Falling upwards, p.30
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       Falling Upwards, p.30

           Richard Holmes

  In 1908 Dolly gained a national reputation when she ascended on twin-parachute harnesses with her friend Louie May. When Louie’s harness failed to release at twelve thousand feet, Dolly performed the extraordinary feet of transferring the petrified Louie to her own trapeze, while still attached to the balloon. She then pulled her own parachute release, which worked, and with Louie’s arms locked around her neck, brought them both safely back to earth on a single parachute. Louie was unhurt, but Dolly suffered severe back injuries which left her paralysed in a wheelchair for many weeks. Astonishingly, she recovered, and continued balloon parachuting for several years afterwards.7

  It was an exceptional act of courage and, above all perhaps, of female friendship. Yet many felt that Dolly was being exploited by her balloon Svengali, a mysterious Frenchman known simply as ‘Captain Gaudron’. He arranged all her flights, supplied her equipment (including her provocative uniform, and also the release mechanism that failed), but only paid her piecemeal, by each ascent, and certainly without any life insurance. Yet Dolly would always speak with a naïve rapture, and a certain nostalgia, of her balloon experiences. Her passionate attitude seems expressive of this late period of extreme risk-taking.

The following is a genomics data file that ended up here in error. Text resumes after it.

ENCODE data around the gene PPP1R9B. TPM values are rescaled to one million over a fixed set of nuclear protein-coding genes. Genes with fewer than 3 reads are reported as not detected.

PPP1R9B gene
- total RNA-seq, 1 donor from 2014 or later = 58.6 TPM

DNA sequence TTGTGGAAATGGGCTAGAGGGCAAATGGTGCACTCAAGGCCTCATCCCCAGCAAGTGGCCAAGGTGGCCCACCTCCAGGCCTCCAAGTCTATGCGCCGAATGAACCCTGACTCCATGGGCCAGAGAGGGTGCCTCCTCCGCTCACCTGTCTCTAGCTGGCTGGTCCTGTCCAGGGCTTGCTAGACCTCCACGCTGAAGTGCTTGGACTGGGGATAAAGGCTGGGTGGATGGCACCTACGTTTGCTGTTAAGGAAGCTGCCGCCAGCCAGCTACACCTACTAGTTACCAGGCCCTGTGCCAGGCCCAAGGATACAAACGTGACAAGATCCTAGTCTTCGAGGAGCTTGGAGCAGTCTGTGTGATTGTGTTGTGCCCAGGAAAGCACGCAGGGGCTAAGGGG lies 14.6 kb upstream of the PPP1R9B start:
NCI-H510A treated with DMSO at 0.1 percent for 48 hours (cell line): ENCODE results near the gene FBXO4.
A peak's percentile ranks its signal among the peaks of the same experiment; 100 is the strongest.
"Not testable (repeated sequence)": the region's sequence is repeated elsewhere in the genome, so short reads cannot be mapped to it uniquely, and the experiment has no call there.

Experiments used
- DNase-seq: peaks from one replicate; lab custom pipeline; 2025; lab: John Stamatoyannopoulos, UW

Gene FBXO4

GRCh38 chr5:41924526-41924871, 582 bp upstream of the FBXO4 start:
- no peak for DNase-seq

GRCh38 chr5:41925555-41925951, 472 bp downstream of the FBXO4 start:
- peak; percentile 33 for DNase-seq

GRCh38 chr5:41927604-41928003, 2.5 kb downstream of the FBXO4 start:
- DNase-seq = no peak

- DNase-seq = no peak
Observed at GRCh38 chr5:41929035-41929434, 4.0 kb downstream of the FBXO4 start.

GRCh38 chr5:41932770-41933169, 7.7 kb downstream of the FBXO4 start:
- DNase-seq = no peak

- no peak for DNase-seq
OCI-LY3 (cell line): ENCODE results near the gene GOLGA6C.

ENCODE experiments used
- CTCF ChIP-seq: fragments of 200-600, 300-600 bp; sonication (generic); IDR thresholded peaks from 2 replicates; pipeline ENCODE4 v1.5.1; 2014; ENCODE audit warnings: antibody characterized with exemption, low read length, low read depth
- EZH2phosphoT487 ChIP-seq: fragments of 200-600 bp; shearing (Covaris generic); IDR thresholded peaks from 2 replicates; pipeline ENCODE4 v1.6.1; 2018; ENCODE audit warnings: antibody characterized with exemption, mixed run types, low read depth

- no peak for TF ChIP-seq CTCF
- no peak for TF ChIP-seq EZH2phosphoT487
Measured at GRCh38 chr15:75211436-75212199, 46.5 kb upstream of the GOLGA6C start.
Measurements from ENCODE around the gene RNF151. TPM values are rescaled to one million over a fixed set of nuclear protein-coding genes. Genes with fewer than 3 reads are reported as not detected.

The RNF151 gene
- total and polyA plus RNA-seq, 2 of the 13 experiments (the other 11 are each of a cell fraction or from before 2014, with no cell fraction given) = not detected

I never lost that sense of wonderment and ecstasy whenever I floated alone in the awesome silence … Every ascent renewed in me those same feelings of delight and contentment. When I soared upwards, above all earthly worries and discomforts, my mind was set free to wander at will and to absorb the sensations of gentle flight, and the beauty of everything around and below me. I never failed to marvel at my bird’s eye view of the scenes below, whether rural or urban, forming an intricately woven tapestry above which I floated so effortlessly. In those days, flight in any form was an experience known to only a very few of us. Remember, no aeroplane flew in England until 1908.8

  What was the appeal of these hugely popular and sensational displays? As the parachutes were still relatively crude, and the balloons increasingly old and ill-maintained, the performances were always far more dangerous than the sporting, fairground atmosphere suggests. Frequent injuries and regular fatalities occurred, as also happened in the Edwardian circus. According to Dolly, most of the parachutists with whom she worked, even the most glamorous ones such as Maude Brooks or ‘Devil-may-care Captain Smith or handsome dashing Captain Fleet’, somehow ‘disappeared’, as she put it in her memoirs.9